Remove the skins from one pound of Albert-kernels, and pound these with ten ounces of sugar, (adding a few drops of water,) until they become soft and pulpy; take up this paste into a basin, add a pint of single cream, stir the whole well together, and pass it through a tammy into a puree; then freeze this in the usual manner. While the above is being prepared, a pint of cherry-water-ice must be made as follows:—Remove the stalks from two pounds of Kentish cherries, and bruise them thoroughly in a mortar, so as to break the stones, then take them up into a sugar boiler, add twelve ounces of sugar, and boil the whole together over a brisk stove-fire for five minutes; rub this through a hair sieve into a basin, and freeze it, adding a little thin syrup if necessary. Use the cherry-water-ice to line the pudding-mould with, garnish the centre with the filbert-cream-ice, cover the mould with its lid, and immerse the pudding in rough ice until dishing up time. The pudding must then be turned out on its dish, garnished round with wafer gauffres filled with some of the filbert-cream reserved for the purpose, and served immediately.
First, remove the skins from the kernels of about fifty green walnuts, then pound these with ten ounces of sugar, until the whole forms a kind of soft and pulpy paste; take this up into a basin, mix it with a pint of single cream, then pass it through a tammy into a puree, and let this be frozen in the usual manner.
While the above is in course of preparation, two dozen green-gages must be boiled with twelve ounces of sugar and half a pint of water, until the fruit is dissolved, when the whole must be rubbed through a tammy or sieve : this should then be frozen, adding if necessary, a little thin syrup. The pudding-mould must now be lined with the green-gage ice, and the centre filled with the walnut-cream-ice; then place the lid on the mould, and immerse the pudding in rough ice in the usual manner, until dishing-up time, when the pudding must be turned out on to its dish, garnished round with small almond-gauffres filled with whipped cream, with a preserved cherry placed on the top of each, and served immediately.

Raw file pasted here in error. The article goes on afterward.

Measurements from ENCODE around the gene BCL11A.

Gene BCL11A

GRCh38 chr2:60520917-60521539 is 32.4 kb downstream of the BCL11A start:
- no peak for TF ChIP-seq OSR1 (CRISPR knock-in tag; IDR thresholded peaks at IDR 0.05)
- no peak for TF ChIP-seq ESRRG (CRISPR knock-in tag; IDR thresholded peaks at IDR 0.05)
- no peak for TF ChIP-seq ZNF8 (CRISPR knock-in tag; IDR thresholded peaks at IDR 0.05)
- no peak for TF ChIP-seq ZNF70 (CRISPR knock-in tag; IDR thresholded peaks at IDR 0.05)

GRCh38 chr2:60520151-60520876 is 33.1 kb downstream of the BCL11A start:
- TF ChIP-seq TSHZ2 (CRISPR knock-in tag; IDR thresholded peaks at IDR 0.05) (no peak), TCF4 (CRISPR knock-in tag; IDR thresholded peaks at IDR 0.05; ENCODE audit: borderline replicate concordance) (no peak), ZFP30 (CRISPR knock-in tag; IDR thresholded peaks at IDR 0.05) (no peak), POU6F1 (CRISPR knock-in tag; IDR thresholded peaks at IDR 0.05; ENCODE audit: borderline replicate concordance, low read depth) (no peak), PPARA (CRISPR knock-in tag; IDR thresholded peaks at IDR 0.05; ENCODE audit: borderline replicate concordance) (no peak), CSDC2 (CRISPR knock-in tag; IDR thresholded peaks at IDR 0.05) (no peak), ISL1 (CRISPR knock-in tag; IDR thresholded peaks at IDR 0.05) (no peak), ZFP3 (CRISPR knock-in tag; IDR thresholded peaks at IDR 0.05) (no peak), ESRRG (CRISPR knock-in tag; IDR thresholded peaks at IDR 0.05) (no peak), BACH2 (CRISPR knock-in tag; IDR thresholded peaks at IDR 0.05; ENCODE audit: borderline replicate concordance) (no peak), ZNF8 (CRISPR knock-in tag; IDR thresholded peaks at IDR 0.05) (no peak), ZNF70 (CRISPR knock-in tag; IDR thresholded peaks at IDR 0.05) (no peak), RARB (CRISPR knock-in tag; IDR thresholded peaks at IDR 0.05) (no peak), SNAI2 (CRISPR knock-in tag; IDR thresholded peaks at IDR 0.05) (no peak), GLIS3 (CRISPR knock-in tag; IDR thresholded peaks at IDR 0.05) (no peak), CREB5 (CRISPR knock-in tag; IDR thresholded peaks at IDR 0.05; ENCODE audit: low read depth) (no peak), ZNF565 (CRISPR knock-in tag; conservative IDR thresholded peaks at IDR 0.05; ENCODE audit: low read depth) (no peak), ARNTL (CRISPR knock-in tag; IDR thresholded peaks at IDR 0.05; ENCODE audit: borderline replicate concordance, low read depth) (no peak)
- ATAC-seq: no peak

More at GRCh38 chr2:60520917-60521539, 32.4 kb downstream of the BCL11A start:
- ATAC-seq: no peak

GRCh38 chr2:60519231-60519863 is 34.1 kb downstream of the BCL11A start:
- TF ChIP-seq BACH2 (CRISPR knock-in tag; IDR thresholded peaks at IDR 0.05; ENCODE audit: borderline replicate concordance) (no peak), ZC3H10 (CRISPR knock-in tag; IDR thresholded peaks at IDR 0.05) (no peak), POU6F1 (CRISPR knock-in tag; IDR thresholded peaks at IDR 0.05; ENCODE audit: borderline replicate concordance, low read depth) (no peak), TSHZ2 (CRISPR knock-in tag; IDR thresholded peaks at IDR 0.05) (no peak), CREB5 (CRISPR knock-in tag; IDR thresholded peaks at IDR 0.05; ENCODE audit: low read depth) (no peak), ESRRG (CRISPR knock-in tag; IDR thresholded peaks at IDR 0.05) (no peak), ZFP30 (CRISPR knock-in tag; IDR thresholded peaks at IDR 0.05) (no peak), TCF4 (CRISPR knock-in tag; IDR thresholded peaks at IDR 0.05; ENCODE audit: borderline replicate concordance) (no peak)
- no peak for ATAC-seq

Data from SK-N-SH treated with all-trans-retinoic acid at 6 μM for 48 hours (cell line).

* Mix ten yolks of eggs with a pint and a half of boiling cream, eight ounces of sugar, and sufficient cinnamon and lemon-peel to flavour it; add a very little salt, and stir the whole in a stewpan over the fire until it begins to thicken ; the custard should then be immediately passed through a tammy or sieve, into a basin, and allowed to become cold. This custard must now be placed in a freezingpot used for making ices, and should be occasionally worked with a scraper as it becomes set by freezing.
** Wash and parboil eight ounces of Carolina rice; then, put it into a stewpan, with a quart of milk and a pint of cream, two sticks of vanilla, twelve ounces of sugar, and a little salt; allow the rice to simmer very gently over or by a slow stove-fire, until the grains are almost dissolved, stirring it over occasionally with a light hand. When the rice is done, and while it is yet in a boiling state, add the yolks of six eggs, then stir the whole well together for several minutes, in order to mix in the eggs, and also for the purpose of breaking up and smoothing the rice. Let this ricecustard be frozen in the same manner as directed in the foregoing case, and then put it into a plain mould; cover it with the lid, and immerse it in ice in the usual way.
The Modern Cook by Charles Francatelli